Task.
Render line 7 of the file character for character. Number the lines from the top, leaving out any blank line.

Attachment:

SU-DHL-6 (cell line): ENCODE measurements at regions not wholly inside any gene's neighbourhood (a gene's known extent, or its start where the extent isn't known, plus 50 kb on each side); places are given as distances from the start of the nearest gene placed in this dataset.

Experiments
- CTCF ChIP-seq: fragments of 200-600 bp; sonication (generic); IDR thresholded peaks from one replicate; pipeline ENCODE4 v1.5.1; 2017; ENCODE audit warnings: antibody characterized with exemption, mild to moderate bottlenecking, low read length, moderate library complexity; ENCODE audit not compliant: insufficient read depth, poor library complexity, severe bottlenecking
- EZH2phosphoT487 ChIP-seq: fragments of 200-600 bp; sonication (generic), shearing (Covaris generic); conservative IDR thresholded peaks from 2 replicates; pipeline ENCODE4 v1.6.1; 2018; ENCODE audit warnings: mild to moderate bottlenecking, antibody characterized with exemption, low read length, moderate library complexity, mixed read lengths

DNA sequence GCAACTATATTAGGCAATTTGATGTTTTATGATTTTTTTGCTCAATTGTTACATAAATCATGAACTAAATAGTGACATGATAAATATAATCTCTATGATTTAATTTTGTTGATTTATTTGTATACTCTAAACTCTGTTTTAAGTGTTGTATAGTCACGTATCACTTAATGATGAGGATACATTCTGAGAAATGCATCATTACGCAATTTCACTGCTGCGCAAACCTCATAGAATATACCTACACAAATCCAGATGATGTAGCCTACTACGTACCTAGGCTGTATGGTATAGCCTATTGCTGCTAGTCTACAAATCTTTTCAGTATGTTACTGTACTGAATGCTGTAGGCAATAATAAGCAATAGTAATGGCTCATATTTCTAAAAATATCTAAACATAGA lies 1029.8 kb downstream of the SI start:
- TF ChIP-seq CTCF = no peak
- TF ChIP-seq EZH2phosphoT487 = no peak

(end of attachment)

- TF ChIP-seq EZH2phosphoT487 = no peak